Circular motion picking involved normal picking technique, but the motion of your picking hand moves in a circle around the strings as you pick. This way you’re able to achieve a fluid and smooth motion that’s continuous when picking. Think of the same motion you’d use when rubbing your stomach to indicate you’re hungry or full.
Intermediate & Advanced Guitar Picking Techniques
These are some skills that can take your guitar playing to another level. They are a bit more complex than the picking styles we described above, but with some work they can definitely be mastered.
It’s highly recommended you get good enough at basic guitar picking before moving on to these other types of techniques.
Related Content – A Guide to Guitar Pick Thickness
String bouncing is a picking technique that can be used to make fast patterns and solos easier to play by using momentum. You literally let the pick bounce off the string naturally after you strike it. The momentum of the “bounce” can be used to efficiently hit other strings.When you get good at this you can get very fast with an articulated sound.
Tapping is less of a “picking” skill or technique and more of a way of just playing notes in a unique way. It’s essentially where you use the tip of your finger to “tap” on the strings against the fretboard. So really, you’re not actually picking a string at all.
However it can be used in combination with other picking techniques to come up with really interesting guitar parts. You hear a lot of tapping in really fast/intricate guitar parts in rock, metal and fusion music.
Ghost Note Picking
Ghost notes are often played in R&B/Soul and Jazz drumming, but the technique can also be applied to guitar playing. Ghost notes are notes that are played softly/lightly (more muted than normal notes) to add syncopation and complexity to the rhythm of a played part.
You do this by lightly plucking a string with either the pick or your finger, so they’re significantly quieter than the main notes you’re playing. You’re also not letting them ring out fully like normal notes. You’ll sometimes mute the notes with your fingers.
Cross String Picking
Players can use techniques like hammer-ons and hammer-offs to play notes in quick succession.
But you can also use the pick to play a single note on one string and then immediately switch to another string without having to use those other techniques. You’ll often see this used to achieve fluid legato style runs.
Rake Picking is also known as “palm-blocked” picking. It’s similar to the guitar skill of palm muting but is distinct from it.
Raking is where a player will lightly sweep or “rake” the pick across strings to create a more rhythmic or percussive sound, while gently muting or dampening the strings with their palm.
Of course, you don’t have to rest your palm on the strings. You’ll still get a rhythmic sound just by gently raking the strings. But adding the palm will result in a much more muted or dampened sound, if that’s what you’re after.
A double stop isn’t a particularly difficult style of picking to get, but it can be difficult incorporating it into your wider playing if you’re just starting out.
Essentially to do a double stop you simply use the pick to strike two adjacent strings at the same time, playing two different notes at once, instead of just one. You hear it a lot in blues, rock and country to create interesting harmonies or to add texture. It can also mimic two different instruments playing at the same time.
Some may consider this picking style a more basic/beginner style, but we thought we’d put it in our intermediate section. That’s because if you don’t have good basic pick control, it can be hard to effectively hit two strings at once.
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This picking technique involves plucking a string with your pick like normal but then almost immediately using the flesh part of your thumb or picking hand to touch the string.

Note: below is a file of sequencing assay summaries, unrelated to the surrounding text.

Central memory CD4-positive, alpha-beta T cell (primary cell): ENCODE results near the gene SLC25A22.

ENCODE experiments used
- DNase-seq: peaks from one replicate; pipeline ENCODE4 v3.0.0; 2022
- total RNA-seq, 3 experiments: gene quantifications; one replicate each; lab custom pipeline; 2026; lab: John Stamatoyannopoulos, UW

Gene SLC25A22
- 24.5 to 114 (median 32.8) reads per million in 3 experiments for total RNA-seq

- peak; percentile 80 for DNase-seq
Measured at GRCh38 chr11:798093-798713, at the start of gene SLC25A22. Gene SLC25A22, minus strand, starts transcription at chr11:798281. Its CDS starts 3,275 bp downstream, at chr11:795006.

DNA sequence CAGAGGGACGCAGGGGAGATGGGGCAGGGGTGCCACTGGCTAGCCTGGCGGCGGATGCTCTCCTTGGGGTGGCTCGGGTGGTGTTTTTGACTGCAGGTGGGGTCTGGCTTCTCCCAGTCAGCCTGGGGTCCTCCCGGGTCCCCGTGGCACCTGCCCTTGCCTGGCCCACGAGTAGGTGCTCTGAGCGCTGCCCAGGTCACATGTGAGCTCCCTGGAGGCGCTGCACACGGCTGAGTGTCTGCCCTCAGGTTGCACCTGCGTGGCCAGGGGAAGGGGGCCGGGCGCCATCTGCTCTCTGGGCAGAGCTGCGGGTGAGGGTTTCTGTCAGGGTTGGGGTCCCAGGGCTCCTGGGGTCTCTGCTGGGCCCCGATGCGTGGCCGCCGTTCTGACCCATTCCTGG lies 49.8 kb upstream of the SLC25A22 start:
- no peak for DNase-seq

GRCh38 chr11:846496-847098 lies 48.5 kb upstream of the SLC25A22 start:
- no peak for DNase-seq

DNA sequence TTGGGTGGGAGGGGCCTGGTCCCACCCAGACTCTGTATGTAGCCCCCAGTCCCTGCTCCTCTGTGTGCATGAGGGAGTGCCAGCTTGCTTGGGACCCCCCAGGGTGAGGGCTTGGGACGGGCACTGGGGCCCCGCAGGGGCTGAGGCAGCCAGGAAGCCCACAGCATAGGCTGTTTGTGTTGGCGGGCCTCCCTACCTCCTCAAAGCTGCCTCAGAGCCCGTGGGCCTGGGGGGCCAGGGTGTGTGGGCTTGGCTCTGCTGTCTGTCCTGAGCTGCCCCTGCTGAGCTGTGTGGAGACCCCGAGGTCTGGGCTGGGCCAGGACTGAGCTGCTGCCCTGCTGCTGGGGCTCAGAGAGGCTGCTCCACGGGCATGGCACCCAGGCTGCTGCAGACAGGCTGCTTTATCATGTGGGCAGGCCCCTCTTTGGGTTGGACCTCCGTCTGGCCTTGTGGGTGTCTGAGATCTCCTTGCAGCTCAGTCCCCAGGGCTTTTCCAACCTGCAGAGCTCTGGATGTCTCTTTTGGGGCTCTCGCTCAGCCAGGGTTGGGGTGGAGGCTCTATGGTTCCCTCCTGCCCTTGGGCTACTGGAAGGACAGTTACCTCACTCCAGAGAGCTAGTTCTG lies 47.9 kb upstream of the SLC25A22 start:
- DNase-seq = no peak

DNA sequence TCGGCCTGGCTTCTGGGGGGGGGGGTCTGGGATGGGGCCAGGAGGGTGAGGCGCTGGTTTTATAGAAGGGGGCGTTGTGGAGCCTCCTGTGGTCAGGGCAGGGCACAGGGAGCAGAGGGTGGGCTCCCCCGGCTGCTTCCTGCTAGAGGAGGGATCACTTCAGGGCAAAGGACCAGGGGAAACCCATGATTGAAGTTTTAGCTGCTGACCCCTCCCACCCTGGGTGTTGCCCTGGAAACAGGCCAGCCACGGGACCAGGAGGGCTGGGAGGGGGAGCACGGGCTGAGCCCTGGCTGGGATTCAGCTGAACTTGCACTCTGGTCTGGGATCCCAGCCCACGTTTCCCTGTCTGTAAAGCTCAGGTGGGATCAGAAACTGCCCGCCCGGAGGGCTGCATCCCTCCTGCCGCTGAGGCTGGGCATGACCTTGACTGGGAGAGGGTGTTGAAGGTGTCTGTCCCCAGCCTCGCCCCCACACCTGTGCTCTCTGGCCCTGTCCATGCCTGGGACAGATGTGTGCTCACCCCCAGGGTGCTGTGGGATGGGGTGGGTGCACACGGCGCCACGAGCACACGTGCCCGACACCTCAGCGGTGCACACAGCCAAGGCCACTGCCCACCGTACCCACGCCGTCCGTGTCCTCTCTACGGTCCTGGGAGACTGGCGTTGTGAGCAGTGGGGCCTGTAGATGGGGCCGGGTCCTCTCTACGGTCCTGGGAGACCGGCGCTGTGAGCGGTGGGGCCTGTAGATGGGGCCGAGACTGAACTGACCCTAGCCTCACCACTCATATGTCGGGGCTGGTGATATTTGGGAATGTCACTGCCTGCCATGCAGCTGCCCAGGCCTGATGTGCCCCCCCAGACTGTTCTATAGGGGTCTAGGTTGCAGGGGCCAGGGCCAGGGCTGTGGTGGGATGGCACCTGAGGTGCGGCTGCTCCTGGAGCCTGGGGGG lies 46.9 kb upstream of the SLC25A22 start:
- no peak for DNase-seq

This technique produces a very high pitched sound that, like it’s name suggests, is very rich in “harmonics.” Harmonics are the additional frequencies that every musical note has within it that is different/distinct from it’s “main” pitch.
These are also called “squealies” since they sort of sound like a squeal. You can hear it done a lot in rock and metal music.
Percussive picking is a way to add some rhythmic complexity to your playing. It involves striking a string very forcefully with your pick in order to create a sound that is more akin to a drum beat, than a string ringing out.
This kind of picking is often employed in acoustic music to help add more rhythm when needed or just to add some more interest to the part being played.
Pick sliding is exactly what it sounds like – you’re using the side edge of your pick to slide across a string to create a unique sound. You’ll often hear this technique used in experimental genres or styles like rock or blues.
This technique can create a cool ambient/atmospheric effect or can be used to provide a unique transition between notes.
If you’re familiar with scratching in a Hip-Hop context, then you can probably guess what this technique does. It produces a scratching sound like a DJ “scratching” vinyl records back and forth rhythmically. You essentially just use your pick across strings to create more of a sound effect than an actual note or chord. Try “scratching” the strings with your picks side/edge.
This picking technique is seen a lot in folk and acoustic music because it’s often done on a banjo. What you do is you use your finger to strike a guitar string in a downward motion. You immediately follow this up with a partial strike with the nail on the back of the finger.
This is usually done with the thumb and produces a percussive and rhythmic sound.
Obviously from it’s name you can tell you’ll hear this technique in a lot of Flamenco music. This picking technique involves using the thumb to rapidly play alternating upstrokes on the thicker bass strings of a guitar. It helps to create a driving rhythm. It can be used in solos and accompaniment.
Compound Guitar Picking Techniques
These next few guitar picking skills are what we like to call “compound” skills. They are essentially combinations of different picking techniques to add even more intricacy and character to your guitar playing.